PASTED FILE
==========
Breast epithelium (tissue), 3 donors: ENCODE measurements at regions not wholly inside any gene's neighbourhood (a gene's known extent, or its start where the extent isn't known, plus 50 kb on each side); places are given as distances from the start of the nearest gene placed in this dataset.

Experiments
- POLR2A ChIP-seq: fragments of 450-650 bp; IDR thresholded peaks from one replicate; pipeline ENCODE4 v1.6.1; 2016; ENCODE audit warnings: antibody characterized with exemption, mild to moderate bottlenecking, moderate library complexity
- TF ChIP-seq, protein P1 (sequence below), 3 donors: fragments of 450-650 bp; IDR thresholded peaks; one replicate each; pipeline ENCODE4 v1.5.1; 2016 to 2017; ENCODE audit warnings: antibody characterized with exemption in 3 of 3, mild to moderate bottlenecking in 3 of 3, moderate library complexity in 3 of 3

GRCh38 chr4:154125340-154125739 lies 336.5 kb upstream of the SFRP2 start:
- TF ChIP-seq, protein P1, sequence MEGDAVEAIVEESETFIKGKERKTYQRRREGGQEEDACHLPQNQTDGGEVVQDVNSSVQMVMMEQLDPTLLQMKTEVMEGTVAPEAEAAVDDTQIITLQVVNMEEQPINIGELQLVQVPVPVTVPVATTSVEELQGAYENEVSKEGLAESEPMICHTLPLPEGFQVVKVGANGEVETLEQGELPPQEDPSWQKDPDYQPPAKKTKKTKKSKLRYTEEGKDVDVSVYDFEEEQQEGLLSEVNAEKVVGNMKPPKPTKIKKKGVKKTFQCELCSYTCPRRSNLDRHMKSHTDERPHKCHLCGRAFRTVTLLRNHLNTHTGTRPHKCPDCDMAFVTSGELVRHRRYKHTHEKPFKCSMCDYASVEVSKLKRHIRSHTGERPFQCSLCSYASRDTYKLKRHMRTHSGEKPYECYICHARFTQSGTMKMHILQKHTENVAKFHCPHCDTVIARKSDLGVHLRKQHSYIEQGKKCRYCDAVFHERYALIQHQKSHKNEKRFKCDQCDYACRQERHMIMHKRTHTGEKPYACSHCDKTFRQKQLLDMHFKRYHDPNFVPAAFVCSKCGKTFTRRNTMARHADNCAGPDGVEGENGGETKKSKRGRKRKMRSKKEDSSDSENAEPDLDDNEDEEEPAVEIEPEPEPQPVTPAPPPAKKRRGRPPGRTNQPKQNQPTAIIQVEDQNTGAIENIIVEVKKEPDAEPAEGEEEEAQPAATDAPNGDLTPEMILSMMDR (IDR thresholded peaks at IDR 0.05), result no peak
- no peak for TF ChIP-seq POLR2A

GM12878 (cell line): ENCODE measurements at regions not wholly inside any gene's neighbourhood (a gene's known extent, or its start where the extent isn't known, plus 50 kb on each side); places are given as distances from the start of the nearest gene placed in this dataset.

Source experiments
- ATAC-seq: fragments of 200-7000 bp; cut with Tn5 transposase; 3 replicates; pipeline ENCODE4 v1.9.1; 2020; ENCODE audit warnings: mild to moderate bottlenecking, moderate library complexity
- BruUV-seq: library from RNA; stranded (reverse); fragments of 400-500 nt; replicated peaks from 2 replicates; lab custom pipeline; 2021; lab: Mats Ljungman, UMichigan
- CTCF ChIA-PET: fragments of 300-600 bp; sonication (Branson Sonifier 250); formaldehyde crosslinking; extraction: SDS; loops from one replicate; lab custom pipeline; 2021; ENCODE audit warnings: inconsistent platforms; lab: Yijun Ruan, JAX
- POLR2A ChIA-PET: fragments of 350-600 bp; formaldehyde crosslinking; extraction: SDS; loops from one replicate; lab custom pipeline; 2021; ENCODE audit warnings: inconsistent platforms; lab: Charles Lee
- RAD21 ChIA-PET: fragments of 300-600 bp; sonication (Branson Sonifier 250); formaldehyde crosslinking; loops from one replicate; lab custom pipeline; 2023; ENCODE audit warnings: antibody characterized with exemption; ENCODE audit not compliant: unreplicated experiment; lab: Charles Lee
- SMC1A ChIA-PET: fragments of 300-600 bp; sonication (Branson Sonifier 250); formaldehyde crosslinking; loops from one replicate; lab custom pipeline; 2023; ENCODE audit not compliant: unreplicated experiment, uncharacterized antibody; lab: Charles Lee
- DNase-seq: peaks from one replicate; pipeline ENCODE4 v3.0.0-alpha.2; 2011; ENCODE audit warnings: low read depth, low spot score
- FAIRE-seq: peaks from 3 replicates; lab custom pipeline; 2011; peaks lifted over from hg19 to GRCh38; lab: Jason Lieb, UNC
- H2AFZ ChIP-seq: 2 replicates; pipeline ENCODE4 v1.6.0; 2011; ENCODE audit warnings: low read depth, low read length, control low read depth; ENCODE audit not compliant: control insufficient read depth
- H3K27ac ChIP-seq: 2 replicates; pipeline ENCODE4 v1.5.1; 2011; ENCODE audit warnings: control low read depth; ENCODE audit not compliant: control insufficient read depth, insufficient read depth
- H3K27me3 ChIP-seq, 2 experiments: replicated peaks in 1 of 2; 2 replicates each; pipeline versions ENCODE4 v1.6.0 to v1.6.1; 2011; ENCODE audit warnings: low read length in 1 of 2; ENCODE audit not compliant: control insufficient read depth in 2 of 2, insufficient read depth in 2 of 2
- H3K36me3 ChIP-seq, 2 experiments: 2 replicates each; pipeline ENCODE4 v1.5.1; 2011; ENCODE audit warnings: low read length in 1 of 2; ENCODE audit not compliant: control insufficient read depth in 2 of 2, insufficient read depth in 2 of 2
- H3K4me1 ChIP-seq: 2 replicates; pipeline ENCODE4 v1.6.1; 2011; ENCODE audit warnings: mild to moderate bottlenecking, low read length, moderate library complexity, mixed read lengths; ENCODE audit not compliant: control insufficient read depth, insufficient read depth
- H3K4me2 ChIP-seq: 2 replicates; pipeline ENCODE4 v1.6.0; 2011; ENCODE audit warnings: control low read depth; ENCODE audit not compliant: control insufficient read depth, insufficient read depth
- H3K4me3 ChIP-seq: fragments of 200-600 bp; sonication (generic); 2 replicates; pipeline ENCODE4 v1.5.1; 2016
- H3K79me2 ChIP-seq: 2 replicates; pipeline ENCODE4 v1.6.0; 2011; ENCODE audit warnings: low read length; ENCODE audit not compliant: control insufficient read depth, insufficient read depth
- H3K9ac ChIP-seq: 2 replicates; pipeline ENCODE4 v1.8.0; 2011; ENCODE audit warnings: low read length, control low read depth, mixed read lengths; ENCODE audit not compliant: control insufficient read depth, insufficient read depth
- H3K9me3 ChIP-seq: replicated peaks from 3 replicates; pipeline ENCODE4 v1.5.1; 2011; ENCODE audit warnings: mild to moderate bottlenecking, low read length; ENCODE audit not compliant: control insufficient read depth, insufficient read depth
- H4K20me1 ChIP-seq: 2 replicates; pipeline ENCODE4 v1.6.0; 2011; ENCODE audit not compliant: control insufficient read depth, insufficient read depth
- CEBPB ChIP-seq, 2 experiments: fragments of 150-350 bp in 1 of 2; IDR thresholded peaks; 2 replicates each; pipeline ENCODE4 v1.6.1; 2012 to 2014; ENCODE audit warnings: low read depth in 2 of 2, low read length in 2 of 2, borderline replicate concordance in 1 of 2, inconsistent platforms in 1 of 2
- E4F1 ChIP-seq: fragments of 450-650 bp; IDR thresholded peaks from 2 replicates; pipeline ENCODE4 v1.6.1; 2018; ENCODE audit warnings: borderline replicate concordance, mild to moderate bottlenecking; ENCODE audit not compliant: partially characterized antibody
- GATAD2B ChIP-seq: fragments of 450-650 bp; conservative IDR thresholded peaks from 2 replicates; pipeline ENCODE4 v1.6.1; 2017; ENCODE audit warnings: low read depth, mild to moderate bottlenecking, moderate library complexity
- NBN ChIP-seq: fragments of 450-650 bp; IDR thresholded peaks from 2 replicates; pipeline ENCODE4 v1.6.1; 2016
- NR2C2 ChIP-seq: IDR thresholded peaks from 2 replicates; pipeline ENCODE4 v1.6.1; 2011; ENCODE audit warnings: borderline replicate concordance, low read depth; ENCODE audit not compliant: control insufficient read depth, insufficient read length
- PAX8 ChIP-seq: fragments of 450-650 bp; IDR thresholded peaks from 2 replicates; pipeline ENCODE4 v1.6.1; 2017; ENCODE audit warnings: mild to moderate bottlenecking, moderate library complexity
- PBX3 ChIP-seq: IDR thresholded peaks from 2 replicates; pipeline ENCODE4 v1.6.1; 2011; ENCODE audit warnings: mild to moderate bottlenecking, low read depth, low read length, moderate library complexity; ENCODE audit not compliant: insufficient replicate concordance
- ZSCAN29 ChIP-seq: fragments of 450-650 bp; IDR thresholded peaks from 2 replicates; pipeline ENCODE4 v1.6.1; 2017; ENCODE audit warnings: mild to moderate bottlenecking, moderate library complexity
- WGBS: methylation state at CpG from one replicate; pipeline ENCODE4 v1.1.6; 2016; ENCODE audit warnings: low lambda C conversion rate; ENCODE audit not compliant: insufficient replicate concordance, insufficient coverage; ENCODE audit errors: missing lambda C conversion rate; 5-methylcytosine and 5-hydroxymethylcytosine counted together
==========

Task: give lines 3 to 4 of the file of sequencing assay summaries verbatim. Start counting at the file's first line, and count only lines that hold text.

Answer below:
- POLR2A ChIP-seq: fragments of 450-650 bp; IDR thresholded peaks from one replicate; pipeline ENCODE4 v1.6.1; 2016; ENCODE audit warnings: antibody characterized with exemption, mild to moderate bottlenecking, moderate library complexity
- TF ChIP-seq, protein P1 (sequence below), 3 donors: fragments of 450-650 bp; IDR thresholded peaks; one replicate each; pipeline ENCODE4 v1.5.1; 2016 to 2017; ENCODE audit warnings: antibody characterized with exemption in 3 of 3, mild to moderate bottlenecking in 3 of 3, moderate library complexity in 3 of 3